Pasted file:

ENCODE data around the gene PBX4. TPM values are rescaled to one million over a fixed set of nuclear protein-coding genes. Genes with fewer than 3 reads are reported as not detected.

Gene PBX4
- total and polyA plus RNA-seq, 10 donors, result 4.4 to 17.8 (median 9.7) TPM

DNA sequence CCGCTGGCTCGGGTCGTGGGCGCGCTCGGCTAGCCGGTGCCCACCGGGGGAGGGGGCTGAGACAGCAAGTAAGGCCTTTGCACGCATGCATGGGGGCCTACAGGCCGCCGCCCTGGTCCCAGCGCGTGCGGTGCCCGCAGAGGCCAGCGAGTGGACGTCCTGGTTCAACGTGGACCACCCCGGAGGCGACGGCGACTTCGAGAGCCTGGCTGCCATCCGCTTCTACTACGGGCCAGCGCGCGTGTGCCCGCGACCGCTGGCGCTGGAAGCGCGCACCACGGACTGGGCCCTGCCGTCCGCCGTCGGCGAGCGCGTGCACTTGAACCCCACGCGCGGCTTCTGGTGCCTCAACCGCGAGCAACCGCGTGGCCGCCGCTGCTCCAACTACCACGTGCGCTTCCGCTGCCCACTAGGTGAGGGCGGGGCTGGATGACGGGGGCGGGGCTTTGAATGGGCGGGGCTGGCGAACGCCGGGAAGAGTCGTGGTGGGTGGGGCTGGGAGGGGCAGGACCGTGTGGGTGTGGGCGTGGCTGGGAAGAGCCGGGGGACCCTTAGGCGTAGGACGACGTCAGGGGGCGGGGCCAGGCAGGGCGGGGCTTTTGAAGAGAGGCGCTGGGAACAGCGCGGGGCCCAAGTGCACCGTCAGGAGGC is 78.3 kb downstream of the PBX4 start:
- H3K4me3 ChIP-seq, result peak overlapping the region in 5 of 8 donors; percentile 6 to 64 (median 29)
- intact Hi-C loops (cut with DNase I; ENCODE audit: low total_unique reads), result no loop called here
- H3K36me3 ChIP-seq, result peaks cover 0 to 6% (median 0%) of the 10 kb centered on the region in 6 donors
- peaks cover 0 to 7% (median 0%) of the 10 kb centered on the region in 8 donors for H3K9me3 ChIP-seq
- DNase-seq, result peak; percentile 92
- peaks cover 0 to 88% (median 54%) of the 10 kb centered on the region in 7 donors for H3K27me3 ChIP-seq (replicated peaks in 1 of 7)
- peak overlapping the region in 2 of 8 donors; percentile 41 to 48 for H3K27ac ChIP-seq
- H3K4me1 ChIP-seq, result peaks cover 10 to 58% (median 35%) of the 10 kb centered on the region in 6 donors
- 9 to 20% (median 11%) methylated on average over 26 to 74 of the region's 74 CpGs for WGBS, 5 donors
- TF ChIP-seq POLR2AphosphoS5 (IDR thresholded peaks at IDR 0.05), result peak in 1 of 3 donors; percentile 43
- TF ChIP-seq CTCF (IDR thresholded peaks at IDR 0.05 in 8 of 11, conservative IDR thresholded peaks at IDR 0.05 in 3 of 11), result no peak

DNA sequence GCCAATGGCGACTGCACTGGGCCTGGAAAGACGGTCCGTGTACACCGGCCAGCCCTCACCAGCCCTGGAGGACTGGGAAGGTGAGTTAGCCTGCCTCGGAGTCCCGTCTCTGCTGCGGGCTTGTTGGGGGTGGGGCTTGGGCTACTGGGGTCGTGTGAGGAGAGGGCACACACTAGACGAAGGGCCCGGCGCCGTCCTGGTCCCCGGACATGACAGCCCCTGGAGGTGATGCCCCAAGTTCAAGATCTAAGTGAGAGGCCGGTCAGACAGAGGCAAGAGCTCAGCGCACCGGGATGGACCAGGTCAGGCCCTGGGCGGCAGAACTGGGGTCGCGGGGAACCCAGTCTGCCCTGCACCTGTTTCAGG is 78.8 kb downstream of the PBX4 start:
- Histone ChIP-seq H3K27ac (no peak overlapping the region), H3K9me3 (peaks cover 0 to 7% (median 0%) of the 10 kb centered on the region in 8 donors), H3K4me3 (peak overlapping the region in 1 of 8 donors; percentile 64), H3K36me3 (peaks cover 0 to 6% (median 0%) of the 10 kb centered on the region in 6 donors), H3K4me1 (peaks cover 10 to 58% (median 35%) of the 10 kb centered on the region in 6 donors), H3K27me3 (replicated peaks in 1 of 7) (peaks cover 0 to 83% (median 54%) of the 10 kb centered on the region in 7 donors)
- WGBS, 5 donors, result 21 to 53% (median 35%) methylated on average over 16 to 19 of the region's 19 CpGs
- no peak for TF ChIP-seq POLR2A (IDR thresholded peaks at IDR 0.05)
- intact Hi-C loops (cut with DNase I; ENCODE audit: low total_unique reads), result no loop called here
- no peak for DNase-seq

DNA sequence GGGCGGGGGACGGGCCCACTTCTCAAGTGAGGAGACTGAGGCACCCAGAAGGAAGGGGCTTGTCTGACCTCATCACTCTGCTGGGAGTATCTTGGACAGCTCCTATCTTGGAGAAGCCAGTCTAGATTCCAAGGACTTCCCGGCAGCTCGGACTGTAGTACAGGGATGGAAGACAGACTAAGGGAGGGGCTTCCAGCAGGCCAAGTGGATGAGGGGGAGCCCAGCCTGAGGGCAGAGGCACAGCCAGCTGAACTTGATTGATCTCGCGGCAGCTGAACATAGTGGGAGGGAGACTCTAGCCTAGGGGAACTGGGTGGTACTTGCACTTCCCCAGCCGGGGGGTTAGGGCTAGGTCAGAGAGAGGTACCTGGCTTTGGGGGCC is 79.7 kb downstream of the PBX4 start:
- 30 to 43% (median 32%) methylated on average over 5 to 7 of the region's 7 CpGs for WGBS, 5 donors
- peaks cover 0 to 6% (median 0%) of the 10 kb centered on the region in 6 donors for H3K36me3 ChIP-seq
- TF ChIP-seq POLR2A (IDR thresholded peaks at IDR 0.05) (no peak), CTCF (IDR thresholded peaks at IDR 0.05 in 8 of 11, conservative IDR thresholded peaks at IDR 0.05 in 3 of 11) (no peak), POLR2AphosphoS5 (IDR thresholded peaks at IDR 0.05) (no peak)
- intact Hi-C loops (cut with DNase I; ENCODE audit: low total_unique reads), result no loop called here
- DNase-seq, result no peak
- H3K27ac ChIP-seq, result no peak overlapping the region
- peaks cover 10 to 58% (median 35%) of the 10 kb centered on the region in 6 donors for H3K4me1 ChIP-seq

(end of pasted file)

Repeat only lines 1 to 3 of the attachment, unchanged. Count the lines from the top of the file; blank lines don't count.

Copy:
ENCODE data around the gene PBX4. TPM values are rescaled to one million over a fixed set of nuclear protein-coding genes. Genes with fewer than 3 reads are reported as not detected.

Gene PBX4
- total and polyA plus RNA-seq, 10 donors, result 4.4 to 17.8 (median 9.7) TPM